Germany's position as the economic strongman of Europe mirrors its own history, when the rich west was compelled to subsidise the impoverished east.
The iron curtain: lessons for the modern Germany
Under the cover of darkness, in the early hours of an August morning 50 years ago tomorrow, an army of men began unravelling a barbed-wire barrier across the city of Berlin. This was the first sign of the wall, which at once cut the city in half and fulfilled in the most literal sense, Winston Churchill's prophecy, delivered 15 years earlier in Fulton, Missouri, of an "iron curtain" dividing the post-war European landscape.
Within days, a "wall of shame" would be built by those same men, reinforcing the wire fence, where it would remain, buttressed by forbidden zones, snipers and lookout towers, until the final weeks of 1989, when it was spontaneously and joyfully torn down. As history records, its removal precipitated the dawn of an era that would eventually reshape Europe into a borderless, single-currency economy.
In one moment, five decades ago, Germany's future seemed assured as a nation divided, destined to be little more than the battleground on which the apocalyptic nightmares of the Cold War era would be played out. Equally in its moment of unification, the country looked vulnerable to the curse of the affluent-haves of western Germany being forced to pull the have-nots of the communist east kicking and screaming into the modern era.
Twenty years later, the unified German economy is the miracle of the eurozone. Indeed, while many of its single currency partners - Ireland, Portugal, Spain, Greece included - are bogged down by close to insurmountable sovereign debt, weak or non-existent recovery, swelling dole queues and, in some instances, rising dissatisfaction that has spilt over into civil disobedience, Germany continues to swim effortlessly against the tide. It is the fourth largest economy in the world, it makes products the world wants and so, unsurprisingly, its bounce back from recession has been powerful and sustained. For all that though, Germany cannot afford to stand alone in Europe as a kind of paragon of economic virtue, surrounded by ever-deepening pools of sovereign debt.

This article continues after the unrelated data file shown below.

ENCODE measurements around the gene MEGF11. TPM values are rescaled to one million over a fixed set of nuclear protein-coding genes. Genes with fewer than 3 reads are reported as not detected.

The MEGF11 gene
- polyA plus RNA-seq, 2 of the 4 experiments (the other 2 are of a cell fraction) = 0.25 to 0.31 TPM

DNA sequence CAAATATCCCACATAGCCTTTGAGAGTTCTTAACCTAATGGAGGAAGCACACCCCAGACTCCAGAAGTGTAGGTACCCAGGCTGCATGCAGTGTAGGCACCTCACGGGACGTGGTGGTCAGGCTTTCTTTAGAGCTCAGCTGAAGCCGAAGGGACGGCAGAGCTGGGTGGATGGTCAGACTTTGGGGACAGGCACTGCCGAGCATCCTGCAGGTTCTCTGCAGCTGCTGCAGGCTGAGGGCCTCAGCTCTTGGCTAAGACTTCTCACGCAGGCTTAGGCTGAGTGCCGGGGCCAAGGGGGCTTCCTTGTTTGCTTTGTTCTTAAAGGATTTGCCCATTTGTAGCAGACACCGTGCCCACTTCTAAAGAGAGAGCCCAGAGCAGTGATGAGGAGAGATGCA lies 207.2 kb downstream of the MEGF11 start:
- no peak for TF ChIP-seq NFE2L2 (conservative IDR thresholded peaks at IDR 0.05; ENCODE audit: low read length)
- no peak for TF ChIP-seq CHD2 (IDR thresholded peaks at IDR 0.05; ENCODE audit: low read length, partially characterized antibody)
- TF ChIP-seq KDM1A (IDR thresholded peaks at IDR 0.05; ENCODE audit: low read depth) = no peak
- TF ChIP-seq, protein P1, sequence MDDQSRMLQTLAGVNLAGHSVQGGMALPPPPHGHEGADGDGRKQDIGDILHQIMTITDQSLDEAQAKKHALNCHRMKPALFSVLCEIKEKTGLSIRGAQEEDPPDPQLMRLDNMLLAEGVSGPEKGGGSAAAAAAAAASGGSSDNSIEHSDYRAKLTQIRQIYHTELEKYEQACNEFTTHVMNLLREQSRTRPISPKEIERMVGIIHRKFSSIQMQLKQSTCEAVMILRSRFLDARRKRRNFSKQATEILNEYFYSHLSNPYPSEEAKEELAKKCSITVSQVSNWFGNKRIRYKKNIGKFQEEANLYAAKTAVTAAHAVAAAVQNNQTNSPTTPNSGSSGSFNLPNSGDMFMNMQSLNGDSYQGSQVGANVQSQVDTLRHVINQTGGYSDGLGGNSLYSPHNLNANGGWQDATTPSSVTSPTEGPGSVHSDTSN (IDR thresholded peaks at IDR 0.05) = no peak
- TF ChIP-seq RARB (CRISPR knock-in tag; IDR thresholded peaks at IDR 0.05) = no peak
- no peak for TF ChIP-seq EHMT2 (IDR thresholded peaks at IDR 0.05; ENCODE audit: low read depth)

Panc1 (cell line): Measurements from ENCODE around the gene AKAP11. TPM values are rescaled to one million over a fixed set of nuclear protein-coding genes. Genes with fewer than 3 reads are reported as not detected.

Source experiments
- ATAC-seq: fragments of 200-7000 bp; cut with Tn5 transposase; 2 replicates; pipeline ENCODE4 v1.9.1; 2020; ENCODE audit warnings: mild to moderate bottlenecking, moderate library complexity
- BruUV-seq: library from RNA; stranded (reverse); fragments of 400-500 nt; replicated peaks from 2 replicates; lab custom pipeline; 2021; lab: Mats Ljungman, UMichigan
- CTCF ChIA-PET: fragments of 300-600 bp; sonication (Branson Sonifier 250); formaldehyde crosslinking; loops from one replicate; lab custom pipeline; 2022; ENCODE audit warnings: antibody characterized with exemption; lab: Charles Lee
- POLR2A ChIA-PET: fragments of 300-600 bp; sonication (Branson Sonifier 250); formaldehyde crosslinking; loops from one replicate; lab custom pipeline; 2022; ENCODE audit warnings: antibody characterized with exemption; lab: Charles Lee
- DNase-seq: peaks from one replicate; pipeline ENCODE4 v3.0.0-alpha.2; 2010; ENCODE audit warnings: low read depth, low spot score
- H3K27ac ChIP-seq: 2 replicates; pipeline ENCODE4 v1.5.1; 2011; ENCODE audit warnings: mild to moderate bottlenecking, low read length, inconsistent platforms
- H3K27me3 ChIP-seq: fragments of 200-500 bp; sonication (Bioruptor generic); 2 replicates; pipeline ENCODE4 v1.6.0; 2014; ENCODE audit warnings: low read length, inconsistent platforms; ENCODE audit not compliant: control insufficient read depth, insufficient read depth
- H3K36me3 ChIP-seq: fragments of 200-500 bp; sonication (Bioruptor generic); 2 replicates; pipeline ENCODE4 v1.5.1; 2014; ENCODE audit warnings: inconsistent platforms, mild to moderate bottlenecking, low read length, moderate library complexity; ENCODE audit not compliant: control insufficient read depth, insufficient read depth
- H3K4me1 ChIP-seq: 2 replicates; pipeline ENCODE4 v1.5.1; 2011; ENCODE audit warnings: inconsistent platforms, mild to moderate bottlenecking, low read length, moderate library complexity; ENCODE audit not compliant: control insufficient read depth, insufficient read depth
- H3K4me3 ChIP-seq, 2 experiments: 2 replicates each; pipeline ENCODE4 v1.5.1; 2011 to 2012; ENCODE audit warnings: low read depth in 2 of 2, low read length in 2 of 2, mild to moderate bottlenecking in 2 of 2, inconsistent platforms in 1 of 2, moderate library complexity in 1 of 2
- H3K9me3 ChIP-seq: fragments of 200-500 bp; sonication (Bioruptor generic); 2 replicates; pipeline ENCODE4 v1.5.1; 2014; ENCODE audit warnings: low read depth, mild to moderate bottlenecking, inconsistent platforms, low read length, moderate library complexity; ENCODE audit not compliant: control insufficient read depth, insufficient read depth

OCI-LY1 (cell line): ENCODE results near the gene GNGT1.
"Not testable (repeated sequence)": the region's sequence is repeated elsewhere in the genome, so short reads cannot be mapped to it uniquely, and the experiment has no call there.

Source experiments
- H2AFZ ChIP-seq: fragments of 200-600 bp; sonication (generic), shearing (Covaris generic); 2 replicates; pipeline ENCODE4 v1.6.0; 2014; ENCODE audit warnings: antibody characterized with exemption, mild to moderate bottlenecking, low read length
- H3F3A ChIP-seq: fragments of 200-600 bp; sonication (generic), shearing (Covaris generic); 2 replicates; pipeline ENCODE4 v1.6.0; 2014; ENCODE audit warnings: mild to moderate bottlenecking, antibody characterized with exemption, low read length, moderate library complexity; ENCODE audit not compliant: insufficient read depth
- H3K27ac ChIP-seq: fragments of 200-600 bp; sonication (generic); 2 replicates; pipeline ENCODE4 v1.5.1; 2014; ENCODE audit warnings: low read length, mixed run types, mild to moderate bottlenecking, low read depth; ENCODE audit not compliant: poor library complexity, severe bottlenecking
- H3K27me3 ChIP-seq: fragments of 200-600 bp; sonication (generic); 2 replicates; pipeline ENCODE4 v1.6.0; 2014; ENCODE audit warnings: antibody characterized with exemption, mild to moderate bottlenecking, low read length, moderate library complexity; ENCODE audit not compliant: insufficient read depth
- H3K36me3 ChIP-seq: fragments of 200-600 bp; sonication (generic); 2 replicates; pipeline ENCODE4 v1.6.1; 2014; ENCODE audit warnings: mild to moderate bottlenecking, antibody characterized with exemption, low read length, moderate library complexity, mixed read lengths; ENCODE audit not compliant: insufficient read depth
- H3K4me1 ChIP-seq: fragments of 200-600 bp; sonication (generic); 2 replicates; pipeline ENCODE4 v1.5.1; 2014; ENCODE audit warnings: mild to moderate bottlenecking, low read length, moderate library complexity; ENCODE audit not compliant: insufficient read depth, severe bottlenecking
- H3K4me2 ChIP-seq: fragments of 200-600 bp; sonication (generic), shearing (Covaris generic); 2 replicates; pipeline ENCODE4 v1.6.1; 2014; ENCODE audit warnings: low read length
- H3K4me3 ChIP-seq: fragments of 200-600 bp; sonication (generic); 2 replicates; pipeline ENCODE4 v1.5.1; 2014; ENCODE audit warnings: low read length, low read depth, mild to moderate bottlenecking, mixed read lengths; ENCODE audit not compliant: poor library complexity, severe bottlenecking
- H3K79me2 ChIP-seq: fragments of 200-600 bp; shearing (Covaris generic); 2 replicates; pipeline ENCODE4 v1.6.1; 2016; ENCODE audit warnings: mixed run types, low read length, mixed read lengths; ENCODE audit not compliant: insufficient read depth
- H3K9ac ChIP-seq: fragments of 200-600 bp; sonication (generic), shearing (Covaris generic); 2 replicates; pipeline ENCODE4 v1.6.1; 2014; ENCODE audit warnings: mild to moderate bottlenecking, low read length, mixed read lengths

Any solution to the worsening economic conditions elsewhere in Europe relies on Angela Merkel, the German chancellor, working strategically with Nicolas Sarkozy, the French president and current head of the G20 group of nations.
Merkel is regarded as the consensual manager to Sarkozy's hot-headed maverick. The two are said to be diametric opposites or like "fire and water" as a WikiLeaks cable memorably revealed last year. This approach can sometimes leave Merkel lagging. She was felt to have been sluggish when faced with the problem of the no-fly zone in Libya and slow in reacting to the Japanese nuclear situation. She must be quicker to the pace with the current economic crisis.
Both Sarkozy and Merkel believed they had faced down the worst of the eurozone crisis last month and maintain that the centre is strong even as its periphery is crumbling. But that is not true: first the markets weakened dramatically once again and now Italy, a key member of the eurozone, is on the brink.
Oddly, Merkel might be wise to look to the lessons of the Berlin Wall for inspiration. She must be as decisive as the wall builders of 1961 and as expansive as those who tore it down. Simply, she must use Germany's current account surplus to help feed her worst-afflicted neighbours.
Twenty years ago, the citizens of West Germany bore the burdens and paid the price of unification. They may have grumbled along the way, but they knew they were doing the right thing. Now, unified Germany must do so again. This kind of medicine is never pleasant, but it must be administered - and it must be soon.